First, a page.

- . For example, if you have a ‘Time’ column that ticks every 3 seconds, then it’s much more efficient to store initial value and fixed interval, rather than storing all data as ‘Time’ type, we will save significant amount of size in the resulting file size, as well as reduce I/O operations on the hard drive.
- column pruning – reading only requested columns
Spark leverages Parquet and give us a mechanism for partition discovery. Let’s take a look at an example of a partitioned folder structure:
│ ├── ...
│ ├── Month=4
│ │ ├── Day=15
│ │ │ └── data.parquet
│ │ └── ...
│ ├── Month=5
│ │ ├── Day=12
│ │ │ └── data.parquet
│ │ └── ...
As we can see data in a partitioned table is distributed across different directories where the values of partitioned columns are encoded in the name of each partition directory, such as Year=2016, Month=04, Day=15 etc. In other words, by having that structure we can be sure that data from April 2016 can be found only in /path/to/my_table/Year=2016/Month=4 directory. A table is just a root folder, /path/to/my_table.
There’s nothing really special about it, there’s no hidden magic or code adding some partition schema metadata, it’s only about keeping the file structure right. That means, you could prepare such structure offline, out of Spark awareness and then load the table with Spark. It’s also in line with the Hive partition layout, that means you can load existing Hive data and Spark integrates with Hive metastore anyway, while it keeps using its own Parquet reader & writer instead of Hive SerDe.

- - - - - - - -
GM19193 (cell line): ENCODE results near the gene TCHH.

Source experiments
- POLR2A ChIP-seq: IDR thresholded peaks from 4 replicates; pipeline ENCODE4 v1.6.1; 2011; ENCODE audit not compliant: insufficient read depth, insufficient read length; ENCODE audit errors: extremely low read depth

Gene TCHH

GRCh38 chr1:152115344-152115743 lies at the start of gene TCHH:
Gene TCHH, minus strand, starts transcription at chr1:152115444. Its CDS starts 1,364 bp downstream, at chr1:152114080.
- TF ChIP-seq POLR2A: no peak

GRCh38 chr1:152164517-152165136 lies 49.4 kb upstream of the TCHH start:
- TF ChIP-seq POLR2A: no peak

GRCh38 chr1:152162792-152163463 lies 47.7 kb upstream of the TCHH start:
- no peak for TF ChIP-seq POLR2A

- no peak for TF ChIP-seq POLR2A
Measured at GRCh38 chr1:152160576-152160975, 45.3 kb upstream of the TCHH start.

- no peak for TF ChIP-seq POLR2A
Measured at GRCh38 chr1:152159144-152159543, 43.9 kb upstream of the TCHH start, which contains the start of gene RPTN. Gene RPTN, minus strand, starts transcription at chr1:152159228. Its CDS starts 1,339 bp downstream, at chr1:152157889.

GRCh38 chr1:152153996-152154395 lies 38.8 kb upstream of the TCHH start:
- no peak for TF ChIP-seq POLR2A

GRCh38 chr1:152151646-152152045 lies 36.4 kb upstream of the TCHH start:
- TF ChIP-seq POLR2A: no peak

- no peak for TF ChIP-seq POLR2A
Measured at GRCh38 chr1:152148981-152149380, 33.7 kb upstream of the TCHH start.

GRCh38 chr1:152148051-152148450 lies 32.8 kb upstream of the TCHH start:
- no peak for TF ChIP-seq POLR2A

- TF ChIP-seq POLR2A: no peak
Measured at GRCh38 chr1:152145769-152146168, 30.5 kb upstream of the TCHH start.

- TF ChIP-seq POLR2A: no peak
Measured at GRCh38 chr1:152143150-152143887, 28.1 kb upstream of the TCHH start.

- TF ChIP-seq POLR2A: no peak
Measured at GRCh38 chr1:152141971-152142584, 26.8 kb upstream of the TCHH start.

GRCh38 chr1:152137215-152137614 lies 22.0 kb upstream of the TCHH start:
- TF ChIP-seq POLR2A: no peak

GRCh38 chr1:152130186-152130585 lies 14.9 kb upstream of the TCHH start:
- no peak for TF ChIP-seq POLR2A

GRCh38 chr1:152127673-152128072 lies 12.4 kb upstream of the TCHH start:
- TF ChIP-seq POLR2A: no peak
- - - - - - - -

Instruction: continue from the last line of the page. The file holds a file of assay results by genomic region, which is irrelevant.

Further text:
Shall we read something?
Whenever we read such a directory structure using Spark SQL, it will automatically discover the partition layout in the given directory for us by inferring the partition columns together with their values. They will be added to the resulting DataFrame in some sort of pseudo columns (similarly what Hive does underneath), see below example:
val df = sqlContext.read.parquet("/path/to/my_table") // load data
df.printSchema() // print inferred schema
|-- column1: string (nullable = true)
|-- column2: string (nullable = true)
|-- Day: long (nullable = true)
|-- Month: long (nullable = true)
|-- Year: long (nullable = true)
If we now try to query the underlying data with a filter predicate on any of those partition columns, SparkSQL engine will optimize the query and read only the data that matches this filter predicate.
For example, if we run a following query:
df.filter("Year = 2016").show()
then Spark will only read data from /path/to/my_table/Year=2016 directory, and the rest will be skipped (pruned).